My boyfriend uses normal teabags, but I use loose tea (herbal tea only) and occasionally Clipper tea - I'll make sure he rips his tea bags open. (Though I think I'll have to do it in the end :? )
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Re: composting tea bags

Post: #210687 oldjerry
Sun Oct 03, 2010 8:18 am

We use tea bags,but I'd never heard of this.I would have said the quantities are so small it wouldn't matter,but thats not right.Tea leaves for us in future(better cuppa anyhow).Any how it's just a means of adding extra profit to a basic commodity.

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Re: composting tea bags

Post: #210698 crowsashes
Sun Oct 03, 2010 10:20 am

i read this a few months ago

http://www.guardian.co.uk/environment/2 ... egradeable

it may help shed a bit more light on the subject.

for me personally though, once the current stock of gifted teabags runs out ill be back on the loose leaf tea (ill buy several boxes via the clipper site as i cant for loose leaf here at the moment)

thinking about it in environmental cost loose leaf has to be better than teabags

its dried then packed whereas for teabags theres several energy hungry steps between drying and packaging.

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Re: composting tea bags

Post: #210703 fifi folle
Sun Oct 03, 2010 11:11 am

Jackson's of Picadilly have polypropelene free tea bags. But it's whether the extra cost is worth it. Ideally all tea companies should change to plastic free tea bags but until they do I'll put up with ripping the tea bags and then picking out the leftover bag from my compost.

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Re: composting tea bags

Post: #210712 ina
Sun Oct 03, 2010 1:24 pm

My teabags seem to break down by the time it's turned into proper compost... I use only organic tea; according to that Guardian article, Clipper's teabags only use polypropylene in sealing - so not in the rest of the bag? Maybe that's why whatever is left is so small that I don't notice it.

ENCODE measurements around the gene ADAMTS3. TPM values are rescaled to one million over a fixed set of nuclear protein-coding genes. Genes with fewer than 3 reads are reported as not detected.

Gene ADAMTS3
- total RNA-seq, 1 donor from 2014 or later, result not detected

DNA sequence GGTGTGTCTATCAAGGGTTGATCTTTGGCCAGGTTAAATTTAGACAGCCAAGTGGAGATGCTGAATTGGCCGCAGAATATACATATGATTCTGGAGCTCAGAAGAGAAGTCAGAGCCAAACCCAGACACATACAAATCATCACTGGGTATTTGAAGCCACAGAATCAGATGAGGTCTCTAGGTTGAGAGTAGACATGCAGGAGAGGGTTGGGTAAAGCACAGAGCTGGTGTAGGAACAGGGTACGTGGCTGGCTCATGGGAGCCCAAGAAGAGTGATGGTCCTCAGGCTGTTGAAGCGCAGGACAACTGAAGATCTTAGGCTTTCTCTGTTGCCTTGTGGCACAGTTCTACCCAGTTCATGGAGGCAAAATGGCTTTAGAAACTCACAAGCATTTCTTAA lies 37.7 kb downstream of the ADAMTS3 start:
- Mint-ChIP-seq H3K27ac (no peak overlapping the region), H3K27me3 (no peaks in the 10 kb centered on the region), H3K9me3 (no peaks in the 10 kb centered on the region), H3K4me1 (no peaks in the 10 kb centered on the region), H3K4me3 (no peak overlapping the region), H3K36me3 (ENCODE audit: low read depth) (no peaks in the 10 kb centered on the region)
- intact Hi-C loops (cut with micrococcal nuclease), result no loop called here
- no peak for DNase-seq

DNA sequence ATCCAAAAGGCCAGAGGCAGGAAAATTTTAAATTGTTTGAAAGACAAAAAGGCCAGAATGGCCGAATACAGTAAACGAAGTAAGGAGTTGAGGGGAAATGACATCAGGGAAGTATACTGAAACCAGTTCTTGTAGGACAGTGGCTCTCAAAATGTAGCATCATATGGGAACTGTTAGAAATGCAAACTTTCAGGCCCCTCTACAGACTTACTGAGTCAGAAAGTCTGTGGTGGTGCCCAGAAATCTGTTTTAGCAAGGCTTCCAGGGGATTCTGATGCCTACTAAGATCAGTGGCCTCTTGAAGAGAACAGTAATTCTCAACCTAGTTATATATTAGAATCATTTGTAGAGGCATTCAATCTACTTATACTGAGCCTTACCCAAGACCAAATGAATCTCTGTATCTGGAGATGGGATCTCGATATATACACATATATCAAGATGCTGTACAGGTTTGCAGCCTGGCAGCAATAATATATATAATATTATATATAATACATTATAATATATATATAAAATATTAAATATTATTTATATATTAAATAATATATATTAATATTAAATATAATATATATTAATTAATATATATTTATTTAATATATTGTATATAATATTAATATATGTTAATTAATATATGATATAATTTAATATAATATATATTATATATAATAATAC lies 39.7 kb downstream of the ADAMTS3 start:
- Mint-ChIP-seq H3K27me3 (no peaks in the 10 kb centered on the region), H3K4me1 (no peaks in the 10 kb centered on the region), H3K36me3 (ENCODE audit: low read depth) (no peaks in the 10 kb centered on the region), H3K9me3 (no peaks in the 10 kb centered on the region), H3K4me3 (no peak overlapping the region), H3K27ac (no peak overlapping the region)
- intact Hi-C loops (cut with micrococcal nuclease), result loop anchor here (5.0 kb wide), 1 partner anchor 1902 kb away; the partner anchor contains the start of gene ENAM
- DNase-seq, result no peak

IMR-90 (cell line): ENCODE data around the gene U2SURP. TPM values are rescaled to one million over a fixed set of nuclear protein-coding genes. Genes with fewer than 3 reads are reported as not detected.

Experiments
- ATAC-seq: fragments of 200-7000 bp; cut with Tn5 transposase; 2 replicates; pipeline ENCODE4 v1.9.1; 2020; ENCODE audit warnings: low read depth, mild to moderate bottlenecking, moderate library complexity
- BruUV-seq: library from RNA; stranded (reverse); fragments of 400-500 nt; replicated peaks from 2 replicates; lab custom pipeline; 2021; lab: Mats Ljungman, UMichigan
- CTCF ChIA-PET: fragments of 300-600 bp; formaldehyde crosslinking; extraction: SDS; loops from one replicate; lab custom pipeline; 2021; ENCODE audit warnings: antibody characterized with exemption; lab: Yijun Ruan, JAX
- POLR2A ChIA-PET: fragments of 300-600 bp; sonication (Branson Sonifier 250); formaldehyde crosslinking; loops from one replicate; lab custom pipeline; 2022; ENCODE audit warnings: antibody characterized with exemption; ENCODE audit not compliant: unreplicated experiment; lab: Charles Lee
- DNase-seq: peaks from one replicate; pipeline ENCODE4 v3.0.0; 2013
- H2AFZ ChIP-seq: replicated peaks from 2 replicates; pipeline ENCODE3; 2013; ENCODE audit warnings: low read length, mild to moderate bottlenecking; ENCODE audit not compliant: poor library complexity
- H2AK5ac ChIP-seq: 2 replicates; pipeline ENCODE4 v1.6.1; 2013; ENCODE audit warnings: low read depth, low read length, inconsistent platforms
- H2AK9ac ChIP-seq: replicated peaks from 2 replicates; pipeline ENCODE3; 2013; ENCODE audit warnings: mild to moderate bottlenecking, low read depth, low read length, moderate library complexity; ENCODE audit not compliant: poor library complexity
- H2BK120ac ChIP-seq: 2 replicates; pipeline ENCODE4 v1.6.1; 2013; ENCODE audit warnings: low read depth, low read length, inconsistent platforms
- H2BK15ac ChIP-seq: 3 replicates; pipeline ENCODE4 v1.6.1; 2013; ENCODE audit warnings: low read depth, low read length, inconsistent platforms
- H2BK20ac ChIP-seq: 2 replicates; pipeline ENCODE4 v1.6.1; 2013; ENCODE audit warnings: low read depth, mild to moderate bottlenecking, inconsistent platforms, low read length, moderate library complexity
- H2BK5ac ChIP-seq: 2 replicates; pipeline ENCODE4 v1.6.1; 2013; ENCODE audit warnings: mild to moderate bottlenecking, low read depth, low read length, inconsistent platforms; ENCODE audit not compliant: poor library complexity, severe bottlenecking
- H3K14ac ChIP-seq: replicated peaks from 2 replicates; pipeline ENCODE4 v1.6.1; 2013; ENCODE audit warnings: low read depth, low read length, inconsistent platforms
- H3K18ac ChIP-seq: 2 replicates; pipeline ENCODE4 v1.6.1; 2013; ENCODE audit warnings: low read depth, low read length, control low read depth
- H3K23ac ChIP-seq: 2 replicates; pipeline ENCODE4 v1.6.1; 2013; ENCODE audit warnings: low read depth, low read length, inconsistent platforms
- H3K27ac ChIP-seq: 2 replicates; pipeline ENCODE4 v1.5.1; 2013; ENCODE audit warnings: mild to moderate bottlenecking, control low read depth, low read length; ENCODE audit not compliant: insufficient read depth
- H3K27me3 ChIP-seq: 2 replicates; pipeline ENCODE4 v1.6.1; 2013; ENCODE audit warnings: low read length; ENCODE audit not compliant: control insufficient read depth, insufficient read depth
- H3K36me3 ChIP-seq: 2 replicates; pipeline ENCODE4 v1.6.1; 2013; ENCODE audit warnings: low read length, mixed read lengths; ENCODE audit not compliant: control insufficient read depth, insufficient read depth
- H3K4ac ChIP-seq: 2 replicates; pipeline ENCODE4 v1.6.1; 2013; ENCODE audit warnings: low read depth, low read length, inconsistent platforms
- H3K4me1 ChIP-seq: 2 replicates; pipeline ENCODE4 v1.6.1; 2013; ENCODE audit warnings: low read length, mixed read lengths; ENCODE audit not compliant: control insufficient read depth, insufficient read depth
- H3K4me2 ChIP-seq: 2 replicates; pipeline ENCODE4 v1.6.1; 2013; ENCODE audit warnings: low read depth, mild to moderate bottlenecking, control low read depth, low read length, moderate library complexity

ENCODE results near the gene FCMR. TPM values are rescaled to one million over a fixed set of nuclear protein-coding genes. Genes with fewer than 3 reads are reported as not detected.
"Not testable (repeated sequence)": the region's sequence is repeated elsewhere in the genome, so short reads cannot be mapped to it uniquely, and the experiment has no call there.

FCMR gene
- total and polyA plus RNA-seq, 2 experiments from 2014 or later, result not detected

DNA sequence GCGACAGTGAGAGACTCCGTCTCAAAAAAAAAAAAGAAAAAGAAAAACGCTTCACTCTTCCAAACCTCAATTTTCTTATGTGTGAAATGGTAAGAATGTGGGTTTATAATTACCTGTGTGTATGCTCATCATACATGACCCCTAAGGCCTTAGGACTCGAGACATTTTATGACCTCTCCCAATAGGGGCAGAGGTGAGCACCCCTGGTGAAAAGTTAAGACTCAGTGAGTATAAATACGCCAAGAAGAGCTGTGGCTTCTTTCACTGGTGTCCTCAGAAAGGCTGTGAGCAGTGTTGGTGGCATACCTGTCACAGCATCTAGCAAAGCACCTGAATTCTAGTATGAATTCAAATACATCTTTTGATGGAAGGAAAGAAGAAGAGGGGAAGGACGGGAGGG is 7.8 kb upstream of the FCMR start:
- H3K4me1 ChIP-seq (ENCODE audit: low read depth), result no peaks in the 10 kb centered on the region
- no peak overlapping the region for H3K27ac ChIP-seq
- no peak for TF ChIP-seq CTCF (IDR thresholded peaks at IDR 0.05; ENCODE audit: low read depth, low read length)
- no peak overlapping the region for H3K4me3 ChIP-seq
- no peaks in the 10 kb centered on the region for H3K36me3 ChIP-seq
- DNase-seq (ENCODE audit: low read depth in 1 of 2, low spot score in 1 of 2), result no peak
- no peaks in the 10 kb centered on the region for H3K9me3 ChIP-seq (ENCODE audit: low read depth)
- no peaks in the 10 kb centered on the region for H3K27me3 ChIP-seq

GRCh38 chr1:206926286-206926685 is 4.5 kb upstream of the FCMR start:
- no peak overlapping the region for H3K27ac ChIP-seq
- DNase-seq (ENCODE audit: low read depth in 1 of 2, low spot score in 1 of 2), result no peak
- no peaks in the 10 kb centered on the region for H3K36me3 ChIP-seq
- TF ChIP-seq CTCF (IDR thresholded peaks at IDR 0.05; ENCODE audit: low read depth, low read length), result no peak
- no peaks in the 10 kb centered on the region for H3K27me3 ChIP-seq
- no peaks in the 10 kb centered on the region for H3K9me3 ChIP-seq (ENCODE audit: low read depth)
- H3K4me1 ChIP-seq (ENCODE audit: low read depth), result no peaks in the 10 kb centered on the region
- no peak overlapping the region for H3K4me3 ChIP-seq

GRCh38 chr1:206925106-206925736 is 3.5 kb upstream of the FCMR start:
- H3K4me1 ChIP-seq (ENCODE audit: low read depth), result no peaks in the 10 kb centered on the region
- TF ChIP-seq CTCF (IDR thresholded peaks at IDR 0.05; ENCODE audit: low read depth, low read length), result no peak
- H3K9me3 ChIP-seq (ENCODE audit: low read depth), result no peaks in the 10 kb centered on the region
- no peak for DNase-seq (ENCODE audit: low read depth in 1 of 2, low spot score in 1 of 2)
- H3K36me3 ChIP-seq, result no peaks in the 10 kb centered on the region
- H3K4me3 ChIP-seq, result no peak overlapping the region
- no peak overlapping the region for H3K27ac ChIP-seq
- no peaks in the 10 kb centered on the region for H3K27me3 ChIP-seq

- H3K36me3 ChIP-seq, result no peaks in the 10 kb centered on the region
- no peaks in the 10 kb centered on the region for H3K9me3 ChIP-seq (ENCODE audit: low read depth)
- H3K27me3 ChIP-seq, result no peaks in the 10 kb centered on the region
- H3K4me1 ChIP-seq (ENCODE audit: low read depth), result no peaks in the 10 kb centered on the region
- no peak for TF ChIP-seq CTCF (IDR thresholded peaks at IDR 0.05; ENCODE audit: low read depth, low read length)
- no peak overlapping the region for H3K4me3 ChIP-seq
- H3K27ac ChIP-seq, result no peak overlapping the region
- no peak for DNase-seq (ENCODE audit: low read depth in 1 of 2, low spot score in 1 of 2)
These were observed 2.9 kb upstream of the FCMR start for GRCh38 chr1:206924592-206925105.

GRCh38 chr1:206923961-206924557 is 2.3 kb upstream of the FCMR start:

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Re: composting tea bags

Post: #211909 Lucy Robyn
Sat Oct 16, 2010 12:02 am

I've always used loose leaf tea because it tastes so good. I hadn't realised about the plastic in the bags or thought about the extra process in production, infact I started to compost the leaves because plants love black tea. Environmental awareness came later.

Another advantage is that while its brewing you have time to feed child, cats, put washing in the machine etc...I like strong tea!

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Re: composting tea bags

Post: #212047 Thomzo
Mon Oct 18, 2010 6:57 pm

I do prefer loose leaf tea but it seems to be such a mess. You have to use a tea-pot and a strainer. The tea leaves have to be coaxed out of the tea pot (how?) and both items washed up. I'm not entirely sure it's any more environmentally friendly than organic tea bags.

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Re: composting tea bags

Post: #212090 cafe_tom
Tue Oct 19, 2010 10:42 am

Thomzo wrote:I do prefer loose leaf tea but it seems to be such a mess. You have to use a tea-pot and a strainer. The tea leaves have to be coaxed out of the tea pot (how?)


Hey Zoe, I enjoy a pot of tea with my sunday breakfast. I find the best way to get the leaves from the pot is to go out to the compost heap, or compost pot in the kitchen, and then pour the tea straight onto the heap or into the pot. If there's no water left in the pot, then I just add some. The whole lot; water and leaves, then go on the heap.
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Re: composting tea bags

Post: #212106 ina
Tue Oct 19, 2010 1:32 pm

SusieGee wrote:Reading this when it was first posted made me re-evaluate the teabag/loose tea situation and I decided to try loose again. I can't believe the difference in the end result, drinking tea has now become a real treat again - the flavour is so much nicer somehow and I have one of those little nylon sieve thingys that slots into the teapot so you just drain it and shake into the compost


I've been using a cotton one for years - always bought in Germany, because I never saw them here! The only thing to beware of - occasionally I forget to empty it straight away. It does start to get mouldy after a while... Yuck. But they can be washed in the machine.